PM: You’ll love it. It’s a great reimagining of the Superman legend, and Straczynski’s just…well, I worked for him on “Babylon 5,” but he’s just a genius. I find a lot of geniuses in the comic world. (Laughs) One of my good friends is Mark Waid, and he’s just a comic book encyclopedia. I just love talking with them, I love being on panels with them, I love going to conventions with them. And as I was saying in my last interview, I think comic book fans and sci-fi fans are some of the smartest, most loyal fans that you’ll ever encounter, and as a fan, I love their fandom. When I’m doing those voices, when they see me on “Smallville,” I am trying to honor the rank and file, and there’s no one I have to please more than myself, so I hope everybody out there understands that I’m doing the best I can in the role, as I hope that you would do as a fan in the role.

BE: Obviously, you and your father share the “Mission: Impossible” connection by virtue of him doing the 1960s version and you doing the 1980s version, but I have to tell you that my favorite obscurity that ties you into that world is that you were in the movie “Abominable,” which was directed by Ryan Schifrin, whose dad (Lalo Schifrin) wrote the theme for “Mission: Impossible.”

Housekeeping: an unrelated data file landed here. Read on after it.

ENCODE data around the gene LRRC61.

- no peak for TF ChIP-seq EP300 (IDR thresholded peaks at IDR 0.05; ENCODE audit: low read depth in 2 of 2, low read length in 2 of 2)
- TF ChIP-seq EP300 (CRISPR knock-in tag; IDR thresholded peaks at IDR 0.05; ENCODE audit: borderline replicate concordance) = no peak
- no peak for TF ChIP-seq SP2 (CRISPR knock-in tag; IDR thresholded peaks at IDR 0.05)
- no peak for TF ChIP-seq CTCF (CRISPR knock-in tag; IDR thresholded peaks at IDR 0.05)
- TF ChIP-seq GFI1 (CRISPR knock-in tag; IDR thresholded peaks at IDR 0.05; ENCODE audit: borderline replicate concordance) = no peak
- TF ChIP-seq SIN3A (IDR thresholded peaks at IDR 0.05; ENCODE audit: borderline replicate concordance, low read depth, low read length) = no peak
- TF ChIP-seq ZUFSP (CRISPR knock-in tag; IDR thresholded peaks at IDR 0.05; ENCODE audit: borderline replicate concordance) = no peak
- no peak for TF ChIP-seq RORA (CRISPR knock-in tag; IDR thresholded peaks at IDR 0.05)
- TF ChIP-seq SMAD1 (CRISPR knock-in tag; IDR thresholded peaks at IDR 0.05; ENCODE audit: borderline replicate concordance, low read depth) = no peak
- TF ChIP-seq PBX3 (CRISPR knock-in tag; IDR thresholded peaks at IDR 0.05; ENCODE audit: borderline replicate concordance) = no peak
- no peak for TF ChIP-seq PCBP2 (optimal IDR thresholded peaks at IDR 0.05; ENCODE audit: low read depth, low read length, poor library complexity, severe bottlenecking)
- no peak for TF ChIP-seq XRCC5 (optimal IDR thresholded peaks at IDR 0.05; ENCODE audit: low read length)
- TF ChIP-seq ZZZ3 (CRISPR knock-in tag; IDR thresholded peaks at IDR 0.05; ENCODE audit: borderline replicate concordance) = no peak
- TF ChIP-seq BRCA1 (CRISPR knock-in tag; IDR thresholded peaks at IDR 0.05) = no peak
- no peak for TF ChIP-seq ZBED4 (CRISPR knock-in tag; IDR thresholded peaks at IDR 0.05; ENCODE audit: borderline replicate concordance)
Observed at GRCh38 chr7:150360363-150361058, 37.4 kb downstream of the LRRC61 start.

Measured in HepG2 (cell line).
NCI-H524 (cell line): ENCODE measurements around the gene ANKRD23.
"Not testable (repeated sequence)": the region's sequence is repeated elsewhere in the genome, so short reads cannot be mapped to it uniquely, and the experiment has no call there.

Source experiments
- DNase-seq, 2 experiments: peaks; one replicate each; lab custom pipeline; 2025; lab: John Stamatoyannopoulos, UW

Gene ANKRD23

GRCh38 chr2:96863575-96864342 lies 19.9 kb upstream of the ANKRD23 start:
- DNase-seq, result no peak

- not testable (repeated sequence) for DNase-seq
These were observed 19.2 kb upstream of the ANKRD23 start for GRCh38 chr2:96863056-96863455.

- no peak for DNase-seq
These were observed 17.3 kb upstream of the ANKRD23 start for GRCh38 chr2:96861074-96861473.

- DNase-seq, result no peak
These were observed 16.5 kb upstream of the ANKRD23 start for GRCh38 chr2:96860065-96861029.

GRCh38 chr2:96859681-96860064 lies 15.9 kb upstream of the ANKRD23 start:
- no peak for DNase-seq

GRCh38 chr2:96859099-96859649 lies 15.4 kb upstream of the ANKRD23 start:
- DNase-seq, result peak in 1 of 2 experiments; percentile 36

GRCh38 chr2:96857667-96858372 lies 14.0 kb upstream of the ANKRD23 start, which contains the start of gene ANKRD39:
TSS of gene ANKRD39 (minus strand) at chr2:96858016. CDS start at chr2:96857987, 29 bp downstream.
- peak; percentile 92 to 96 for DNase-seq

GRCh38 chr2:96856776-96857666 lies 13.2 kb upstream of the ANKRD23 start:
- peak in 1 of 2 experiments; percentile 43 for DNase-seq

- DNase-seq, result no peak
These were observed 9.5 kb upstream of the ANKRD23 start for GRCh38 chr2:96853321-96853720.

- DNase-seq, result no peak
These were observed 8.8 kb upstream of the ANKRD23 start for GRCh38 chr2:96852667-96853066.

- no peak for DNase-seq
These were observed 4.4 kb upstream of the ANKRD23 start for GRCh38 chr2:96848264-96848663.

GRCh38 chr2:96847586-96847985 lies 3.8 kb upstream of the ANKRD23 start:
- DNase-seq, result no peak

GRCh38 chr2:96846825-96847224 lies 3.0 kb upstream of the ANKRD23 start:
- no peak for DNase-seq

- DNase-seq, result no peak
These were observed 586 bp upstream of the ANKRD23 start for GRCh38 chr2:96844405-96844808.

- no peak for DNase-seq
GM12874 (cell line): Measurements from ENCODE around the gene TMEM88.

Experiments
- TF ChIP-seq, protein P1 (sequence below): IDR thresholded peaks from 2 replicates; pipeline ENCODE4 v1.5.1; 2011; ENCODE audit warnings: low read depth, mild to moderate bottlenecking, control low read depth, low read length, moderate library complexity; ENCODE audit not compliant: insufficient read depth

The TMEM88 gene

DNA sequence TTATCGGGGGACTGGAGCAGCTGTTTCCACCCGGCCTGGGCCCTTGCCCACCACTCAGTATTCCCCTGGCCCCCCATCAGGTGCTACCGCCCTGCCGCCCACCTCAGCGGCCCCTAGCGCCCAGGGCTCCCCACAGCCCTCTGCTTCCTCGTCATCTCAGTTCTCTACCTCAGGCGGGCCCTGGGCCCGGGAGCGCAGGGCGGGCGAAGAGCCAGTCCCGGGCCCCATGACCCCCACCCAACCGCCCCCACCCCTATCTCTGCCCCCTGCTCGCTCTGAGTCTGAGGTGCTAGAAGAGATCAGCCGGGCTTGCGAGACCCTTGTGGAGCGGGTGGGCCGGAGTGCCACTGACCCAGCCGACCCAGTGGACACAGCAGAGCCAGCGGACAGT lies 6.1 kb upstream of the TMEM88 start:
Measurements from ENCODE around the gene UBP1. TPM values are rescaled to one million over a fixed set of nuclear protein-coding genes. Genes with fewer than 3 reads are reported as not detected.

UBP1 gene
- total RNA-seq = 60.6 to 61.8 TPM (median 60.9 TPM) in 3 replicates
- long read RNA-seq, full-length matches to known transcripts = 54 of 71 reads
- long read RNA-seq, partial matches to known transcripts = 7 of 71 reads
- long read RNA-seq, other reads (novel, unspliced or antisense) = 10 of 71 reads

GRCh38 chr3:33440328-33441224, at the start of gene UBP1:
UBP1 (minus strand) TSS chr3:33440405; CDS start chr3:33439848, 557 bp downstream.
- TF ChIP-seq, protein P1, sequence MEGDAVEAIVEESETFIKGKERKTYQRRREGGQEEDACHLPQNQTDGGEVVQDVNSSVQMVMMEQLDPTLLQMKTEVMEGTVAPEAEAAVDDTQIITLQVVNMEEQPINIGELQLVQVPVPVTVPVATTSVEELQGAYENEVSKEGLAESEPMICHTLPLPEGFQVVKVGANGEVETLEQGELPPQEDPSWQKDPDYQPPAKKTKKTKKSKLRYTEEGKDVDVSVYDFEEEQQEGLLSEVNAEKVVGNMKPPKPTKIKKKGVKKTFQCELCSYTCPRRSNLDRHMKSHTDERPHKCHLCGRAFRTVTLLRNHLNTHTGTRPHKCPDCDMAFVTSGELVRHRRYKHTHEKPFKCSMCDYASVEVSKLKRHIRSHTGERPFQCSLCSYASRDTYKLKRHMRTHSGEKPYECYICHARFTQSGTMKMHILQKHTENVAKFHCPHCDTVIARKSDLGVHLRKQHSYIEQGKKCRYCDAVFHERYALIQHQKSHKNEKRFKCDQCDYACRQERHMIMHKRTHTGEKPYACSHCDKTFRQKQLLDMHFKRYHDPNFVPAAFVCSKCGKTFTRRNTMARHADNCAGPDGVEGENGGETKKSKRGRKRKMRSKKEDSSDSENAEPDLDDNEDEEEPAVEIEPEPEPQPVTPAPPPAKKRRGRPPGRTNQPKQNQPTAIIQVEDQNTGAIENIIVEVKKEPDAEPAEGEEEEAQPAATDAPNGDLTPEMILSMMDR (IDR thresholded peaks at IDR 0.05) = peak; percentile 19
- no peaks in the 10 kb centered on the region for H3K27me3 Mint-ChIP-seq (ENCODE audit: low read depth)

PM: (Laughs) That is a serious six degrees of separation, isn’t it?

BE: It really is. It blew my mind when I read it.

PM: Yeah, I did that as a favor to Ryan, and…he’s a great kid.

BE: I liked that movie. I enjoy a straight-to-DVD film as much as the next guy, but I thought it was particularly fun.

PM: It was. And I had a great time! I thought I came away looking pretty good in that movie. (Laughs) So, yeah, not bad.

BE: So what was it like for you to step into “Mission: Impossible,” given your father’s history with the show?

PM: Surreal. Absolutely surreal. And I think I was the last person on the last train, the last guy on the last ‘copter out of Saigon, because they looked at everybody in town before they looked at me. And then I went in, and it was, like, “Well, this is our guy!” And getting the part and doing the part was, again, surreal. That I would be an actor, that I would be the right age, that they would have a writer’s strike and then decide that “Mission: Impossible” would be one of the shows where they’d take old scripts and...I mean, so many factors fell into play to make it fall my way that it was just gorgeous. My dad came down to Australia, which is where we shot it, and did a couple of episodes – three, I think – which was…kind of challenging, because my dad wasn’t in a great space at that time. But I was in an amazing space, and he and I played well together, and…it was an experience that I look at with great fondness.

BE: There’s another one I’d like to see them put out on DVD.

PM: They keep telling me that they’re going to do it, but they haven’t done it yet.

BE: They’ve done the entire original series. They might as well. I mean, you know the fans, the completists, would buy it.